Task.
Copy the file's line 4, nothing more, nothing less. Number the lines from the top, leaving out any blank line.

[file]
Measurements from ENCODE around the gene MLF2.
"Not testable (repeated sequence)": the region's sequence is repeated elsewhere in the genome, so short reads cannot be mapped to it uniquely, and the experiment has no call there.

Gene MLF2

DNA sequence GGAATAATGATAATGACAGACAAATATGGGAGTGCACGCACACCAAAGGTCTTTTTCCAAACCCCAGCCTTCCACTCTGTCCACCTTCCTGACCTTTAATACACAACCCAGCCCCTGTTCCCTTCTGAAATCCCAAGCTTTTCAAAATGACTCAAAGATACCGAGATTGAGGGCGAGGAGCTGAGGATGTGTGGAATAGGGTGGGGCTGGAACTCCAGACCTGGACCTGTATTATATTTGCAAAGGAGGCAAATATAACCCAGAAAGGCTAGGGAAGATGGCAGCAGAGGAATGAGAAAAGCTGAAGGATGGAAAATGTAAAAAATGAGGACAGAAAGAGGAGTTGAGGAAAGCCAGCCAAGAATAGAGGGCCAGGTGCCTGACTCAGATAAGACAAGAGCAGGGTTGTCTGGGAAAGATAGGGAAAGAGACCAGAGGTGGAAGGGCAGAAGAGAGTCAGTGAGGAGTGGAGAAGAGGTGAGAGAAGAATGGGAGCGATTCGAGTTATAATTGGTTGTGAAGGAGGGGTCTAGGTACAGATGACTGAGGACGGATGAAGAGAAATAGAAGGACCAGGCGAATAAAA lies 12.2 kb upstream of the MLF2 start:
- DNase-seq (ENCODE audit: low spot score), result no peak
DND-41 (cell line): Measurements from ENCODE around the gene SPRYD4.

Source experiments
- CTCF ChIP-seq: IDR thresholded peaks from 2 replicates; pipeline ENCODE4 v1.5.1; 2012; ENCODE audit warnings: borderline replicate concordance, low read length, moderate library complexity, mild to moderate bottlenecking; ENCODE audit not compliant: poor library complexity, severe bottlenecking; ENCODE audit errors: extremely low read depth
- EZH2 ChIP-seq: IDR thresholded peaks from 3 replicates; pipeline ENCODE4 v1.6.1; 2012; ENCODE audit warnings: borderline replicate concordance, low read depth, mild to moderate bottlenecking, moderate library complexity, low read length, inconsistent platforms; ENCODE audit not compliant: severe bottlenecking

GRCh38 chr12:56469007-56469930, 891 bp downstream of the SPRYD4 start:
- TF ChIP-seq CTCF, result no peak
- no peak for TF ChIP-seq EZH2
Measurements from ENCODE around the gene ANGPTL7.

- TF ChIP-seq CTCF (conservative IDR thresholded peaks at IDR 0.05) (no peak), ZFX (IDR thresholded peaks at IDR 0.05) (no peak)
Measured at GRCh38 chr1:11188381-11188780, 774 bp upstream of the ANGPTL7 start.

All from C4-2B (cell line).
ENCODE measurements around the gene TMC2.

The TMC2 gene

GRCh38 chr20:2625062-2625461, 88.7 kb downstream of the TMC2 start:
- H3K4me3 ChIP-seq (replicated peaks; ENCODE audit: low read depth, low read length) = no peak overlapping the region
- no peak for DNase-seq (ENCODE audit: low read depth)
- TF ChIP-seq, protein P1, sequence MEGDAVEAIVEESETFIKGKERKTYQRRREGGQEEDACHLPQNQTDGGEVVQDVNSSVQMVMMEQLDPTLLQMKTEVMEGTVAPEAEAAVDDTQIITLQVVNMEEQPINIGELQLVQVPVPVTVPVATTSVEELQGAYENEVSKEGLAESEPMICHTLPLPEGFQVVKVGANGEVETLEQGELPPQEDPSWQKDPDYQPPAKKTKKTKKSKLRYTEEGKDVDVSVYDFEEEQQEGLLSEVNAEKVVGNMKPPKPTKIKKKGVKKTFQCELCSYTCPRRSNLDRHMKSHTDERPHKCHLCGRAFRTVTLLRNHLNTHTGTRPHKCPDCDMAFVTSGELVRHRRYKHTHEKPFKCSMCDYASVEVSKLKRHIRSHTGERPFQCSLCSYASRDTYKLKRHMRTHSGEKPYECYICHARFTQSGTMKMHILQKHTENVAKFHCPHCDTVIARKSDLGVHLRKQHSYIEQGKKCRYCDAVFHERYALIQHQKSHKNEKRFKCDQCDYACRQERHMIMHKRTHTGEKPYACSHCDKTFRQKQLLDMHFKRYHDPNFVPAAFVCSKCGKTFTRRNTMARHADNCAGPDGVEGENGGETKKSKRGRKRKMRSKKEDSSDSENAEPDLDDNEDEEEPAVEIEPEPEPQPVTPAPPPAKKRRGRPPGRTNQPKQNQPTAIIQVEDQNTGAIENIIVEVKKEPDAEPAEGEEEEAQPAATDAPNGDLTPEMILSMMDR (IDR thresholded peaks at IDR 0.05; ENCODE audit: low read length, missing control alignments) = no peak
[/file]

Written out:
DNA sequence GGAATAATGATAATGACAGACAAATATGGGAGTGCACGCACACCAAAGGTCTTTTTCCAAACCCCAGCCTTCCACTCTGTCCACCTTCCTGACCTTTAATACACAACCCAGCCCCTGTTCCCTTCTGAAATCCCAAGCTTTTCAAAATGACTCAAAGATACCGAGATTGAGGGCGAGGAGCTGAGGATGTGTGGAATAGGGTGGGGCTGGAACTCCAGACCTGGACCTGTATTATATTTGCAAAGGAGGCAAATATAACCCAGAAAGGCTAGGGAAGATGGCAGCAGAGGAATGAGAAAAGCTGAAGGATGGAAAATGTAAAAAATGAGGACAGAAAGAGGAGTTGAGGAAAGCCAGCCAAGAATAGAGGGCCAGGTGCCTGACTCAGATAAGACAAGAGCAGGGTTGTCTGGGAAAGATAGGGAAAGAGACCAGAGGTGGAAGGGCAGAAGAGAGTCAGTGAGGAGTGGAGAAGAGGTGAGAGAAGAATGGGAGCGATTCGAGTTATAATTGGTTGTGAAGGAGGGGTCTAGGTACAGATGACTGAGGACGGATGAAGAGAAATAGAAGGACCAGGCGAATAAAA lies 12.2 kb upstream of the MLF2 start: